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Murakami, Saburo (村上三郎) (1925–1966) By Robinson, Joel

DOI: 10.4324/0123456789-REM1898-1
Published: 26/04/2018
Retrieved: 17 September 2019, from
https://www.rem.routledge.com/articles/murakami-saburo-1925-1966

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Saburo Murakami was a member of Group Zero in Japan. This collective was founded by Akira Kanayama, Kazuo Shiraga, and Atsuko Tanaka in 1952, but was merged with Gutai in 1955. Murakami took up training under Tsuguro Itoh in 1949, but was also an avid student of philosophy and aesthetics. His paintings—large-scale tactile colour-field pictures with paint, plaster, and resin peeling, splashed, scraped, or dripped, like Sakuhin (1959)—attest to the sway of a theatrical abstraction or Art Informel in post-war Japan. However, Murakami is better known for his ‘paper-breakthrough’ happenings, like At One Moment Opening Six Holes (1955), which saw the artist noisily strike, burst, or hurl himself through large tautly stretched paper screens, sometimes arranged serially.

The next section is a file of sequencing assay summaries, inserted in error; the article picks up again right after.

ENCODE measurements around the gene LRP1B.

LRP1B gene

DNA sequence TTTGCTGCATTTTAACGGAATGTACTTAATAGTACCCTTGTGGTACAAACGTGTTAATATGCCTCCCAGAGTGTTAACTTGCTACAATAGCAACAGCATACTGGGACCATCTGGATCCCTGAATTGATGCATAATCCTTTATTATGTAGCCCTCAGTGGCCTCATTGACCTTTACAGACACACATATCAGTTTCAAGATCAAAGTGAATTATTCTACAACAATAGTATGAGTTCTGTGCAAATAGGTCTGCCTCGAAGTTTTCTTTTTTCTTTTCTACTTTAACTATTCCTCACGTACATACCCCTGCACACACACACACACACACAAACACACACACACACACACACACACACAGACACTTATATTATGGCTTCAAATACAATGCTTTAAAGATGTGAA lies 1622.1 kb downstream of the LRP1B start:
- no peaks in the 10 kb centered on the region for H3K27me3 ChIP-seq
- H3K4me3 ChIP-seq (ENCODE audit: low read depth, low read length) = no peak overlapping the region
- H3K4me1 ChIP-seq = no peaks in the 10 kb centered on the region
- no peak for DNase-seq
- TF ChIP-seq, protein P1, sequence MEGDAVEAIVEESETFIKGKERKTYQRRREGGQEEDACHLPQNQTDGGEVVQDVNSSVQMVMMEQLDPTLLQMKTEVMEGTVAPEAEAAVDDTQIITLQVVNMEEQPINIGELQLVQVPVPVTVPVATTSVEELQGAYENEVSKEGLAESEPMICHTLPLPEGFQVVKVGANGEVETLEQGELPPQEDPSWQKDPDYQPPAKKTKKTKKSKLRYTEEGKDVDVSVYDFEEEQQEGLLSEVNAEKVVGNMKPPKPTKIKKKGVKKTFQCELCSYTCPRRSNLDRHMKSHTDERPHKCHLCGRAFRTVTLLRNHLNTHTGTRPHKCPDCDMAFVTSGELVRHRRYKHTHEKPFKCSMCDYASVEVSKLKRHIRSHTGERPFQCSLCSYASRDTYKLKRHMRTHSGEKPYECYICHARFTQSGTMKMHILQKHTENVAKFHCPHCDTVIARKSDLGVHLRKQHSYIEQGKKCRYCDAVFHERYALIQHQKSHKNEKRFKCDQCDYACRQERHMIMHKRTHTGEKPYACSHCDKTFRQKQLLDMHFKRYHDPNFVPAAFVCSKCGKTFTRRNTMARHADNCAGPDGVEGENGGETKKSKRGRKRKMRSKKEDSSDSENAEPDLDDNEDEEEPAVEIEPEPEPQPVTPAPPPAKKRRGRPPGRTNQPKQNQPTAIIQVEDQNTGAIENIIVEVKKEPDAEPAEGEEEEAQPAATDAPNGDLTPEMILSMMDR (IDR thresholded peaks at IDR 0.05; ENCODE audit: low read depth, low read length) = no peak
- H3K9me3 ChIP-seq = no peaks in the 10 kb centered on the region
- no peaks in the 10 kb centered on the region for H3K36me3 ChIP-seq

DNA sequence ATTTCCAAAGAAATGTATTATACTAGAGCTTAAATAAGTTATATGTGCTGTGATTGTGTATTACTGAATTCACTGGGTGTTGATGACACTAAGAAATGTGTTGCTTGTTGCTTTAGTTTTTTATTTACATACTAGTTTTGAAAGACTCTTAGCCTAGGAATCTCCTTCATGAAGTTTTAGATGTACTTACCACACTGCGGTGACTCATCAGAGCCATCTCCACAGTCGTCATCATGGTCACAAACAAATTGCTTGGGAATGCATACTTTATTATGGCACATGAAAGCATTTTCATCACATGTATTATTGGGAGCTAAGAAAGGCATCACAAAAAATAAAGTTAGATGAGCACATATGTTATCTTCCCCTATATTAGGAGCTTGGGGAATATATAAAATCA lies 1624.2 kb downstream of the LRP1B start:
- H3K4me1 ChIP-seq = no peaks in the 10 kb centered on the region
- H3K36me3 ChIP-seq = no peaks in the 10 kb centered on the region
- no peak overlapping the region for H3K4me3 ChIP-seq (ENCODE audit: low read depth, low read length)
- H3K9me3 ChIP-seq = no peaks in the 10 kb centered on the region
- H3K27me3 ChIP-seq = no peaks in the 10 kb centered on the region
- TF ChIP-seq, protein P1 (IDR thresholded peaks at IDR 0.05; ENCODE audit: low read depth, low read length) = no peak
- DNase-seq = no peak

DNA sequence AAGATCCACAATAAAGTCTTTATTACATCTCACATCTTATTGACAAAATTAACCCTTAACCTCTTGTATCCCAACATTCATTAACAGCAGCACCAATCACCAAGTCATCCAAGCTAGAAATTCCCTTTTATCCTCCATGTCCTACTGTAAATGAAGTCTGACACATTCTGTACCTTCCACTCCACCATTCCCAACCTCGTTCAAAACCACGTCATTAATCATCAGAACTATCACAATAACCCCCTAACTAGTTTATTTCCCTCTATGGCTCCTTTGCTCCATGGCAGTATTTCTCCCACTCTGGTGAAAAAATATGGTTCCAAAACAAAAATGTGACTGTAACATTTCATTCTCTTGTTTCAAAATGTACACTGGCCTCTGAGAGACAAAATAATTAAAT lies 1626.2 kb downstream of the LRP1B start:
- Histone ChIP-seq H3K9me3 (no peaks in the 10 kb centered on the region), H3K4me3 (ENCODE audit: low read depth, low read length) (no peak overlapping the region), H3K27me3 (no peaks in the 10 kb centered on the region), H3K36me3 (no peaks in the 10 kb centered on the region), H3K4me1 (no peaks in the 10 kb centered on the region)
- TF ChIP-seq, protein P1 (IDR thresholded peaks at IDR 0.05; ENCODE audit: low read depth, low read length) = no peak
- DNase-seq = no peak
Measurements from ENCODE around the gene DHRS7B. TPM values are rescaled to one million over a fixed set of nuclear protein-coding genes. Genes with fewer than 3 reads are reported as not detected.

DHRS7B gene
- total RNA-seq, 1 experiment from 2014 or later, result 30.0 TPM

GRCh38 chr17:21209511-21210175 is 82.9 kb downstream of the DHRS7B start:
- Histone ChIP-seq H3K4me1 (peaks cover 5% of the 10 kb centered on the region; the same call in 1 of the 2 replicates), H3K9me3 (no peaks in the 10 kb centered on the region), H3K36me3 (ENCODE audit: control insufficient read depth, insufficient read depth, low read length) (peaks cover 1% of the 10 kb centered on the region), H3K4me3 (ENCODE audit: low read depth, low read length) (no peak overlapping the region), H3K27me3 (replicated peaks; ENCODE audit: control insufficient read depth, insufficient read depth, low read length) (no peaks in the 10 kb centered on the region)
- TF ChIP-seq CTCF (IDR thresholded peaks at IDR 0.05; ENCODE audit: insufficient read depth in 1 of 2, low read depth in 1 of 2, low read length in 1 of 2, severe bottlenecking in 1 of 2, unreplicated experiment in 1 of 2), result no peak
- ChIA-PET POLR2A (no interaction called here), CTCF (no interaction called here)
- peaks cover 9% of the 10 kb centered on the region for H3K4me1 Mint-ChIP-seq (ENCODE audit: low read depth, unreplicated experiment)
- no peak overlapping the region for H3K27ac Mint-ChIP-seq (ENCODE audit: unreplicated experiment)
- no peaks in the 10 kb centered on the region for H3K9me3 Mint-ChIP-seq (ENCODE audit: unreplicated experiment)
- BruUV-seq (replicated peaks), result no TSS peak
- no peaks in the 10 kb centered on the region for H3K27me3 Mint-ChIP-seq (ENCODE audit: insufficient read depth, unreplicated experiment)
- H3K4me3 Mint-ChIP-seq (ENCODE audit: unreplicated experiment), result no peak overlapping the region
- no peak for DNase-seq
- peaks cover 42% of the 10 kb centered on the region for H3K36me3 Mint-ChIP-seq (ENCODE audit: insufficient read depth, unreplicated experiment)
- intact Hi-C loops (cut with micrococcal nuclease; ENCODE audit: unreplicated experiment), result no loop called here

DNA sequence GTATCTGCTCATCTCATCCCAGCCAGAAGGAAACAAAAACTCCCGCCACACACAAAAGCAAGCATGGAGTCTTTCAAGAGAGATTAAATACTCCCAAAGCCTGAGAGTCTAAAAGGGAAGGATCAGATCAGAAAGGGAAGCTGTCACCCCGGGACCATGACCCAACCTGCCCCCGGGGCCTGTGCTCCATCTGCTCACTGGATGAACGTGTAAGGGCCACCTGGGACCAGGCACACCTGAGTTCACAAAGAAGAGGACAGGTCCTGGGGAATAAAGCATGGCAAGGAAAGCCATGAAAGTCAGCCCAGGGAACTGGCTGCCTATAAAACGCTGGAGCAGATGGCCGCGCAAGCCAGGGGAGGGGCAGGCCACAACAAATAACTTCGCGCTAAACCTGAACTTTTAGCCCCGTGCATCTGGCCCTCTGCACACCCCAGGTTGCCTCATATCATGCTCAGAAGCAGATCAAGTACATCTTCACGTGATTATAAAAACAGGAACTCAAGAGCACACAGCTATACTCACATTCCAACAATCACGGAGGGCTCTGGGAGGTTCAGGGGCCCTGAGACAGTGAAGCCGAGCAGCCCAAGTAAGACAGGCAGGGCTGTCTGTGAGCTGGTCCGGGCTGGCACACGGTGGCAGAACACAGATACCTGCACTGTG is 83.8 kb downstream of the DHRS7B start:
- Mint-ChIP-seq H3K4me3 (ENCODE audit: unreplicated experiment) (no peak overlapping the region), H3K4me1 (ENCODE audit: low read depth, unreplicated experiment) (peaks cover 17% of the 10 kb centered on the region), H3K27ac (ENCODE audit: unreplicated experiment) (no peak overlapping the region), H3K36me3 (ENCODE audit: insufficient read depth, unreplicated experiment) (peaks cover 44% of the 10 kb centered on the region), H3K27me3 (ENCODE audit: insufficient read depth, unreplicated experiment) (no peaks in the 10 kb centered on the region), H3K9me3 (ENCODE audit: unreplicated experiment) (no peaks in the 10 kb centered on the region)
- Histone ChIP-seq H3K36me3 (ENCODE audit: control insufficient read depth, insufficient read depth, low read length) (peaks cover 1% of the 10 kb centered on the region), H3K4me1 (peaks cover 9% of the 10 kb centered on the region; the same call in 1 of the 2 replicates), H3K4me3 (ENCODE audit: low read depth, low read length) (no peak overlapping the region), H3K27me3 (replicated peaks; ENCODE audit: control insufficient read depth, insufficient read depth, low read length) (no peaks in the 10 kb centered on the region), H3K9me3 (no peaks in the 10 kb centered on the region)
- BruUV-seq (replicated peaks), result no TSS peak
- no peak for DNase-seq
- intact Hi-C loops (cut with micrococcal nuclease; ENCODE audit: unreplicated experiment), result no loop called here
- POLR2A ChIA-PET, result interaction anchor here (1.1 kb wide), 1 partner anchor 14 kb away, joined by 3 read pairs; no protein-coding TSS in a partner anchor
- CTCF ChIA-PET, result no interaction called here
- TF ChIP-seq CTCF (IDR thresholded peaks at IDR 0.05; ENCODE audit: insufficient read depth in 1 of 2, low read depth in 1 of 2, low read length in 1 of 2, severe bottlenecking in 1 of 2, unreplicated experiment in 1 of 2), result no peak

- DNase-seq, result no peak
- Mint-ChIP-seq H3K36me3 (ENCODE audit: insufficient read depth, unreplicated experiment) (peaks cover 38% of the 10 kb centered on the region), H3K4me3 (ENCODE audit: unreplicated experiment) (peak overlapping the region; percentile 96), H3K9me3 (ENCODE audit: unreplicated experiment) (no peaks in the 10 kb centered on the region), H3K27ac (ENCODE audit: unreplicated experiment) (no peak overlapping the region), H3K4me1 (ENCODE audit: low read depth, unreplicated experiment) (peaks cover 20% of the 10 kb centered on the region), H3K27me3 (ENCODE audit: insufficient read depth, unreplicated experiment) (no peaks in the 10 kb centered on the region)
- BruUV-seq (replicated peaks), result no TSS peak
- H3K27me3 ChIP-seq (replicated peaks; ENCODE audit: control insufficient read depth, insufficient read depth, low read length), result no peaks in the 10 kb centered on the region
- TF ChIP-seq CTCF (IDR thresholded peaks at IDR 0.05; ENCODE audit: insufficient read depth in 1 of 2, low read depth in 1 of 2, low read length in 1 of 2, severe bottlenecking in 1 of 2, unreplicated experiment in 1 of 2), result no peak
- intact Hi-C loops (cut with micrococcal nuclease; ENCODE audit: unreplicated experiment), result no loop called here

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26/04/2018

Article DOI

10.4324/0123456789-REM1898-1

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Citing this article:

Robinson, Joel. "Murakami, Saburo (村上三郎) (1925–1966)." The Routledge Encyclopedia of Modernism. : Taylor and Francis, 2016. Date Accessed 17 Sep. 2019 https://www.rem.routledge.com/articles/murakami-saburo-1925-1966. doi:10.4324/0123456789-REM1898-1

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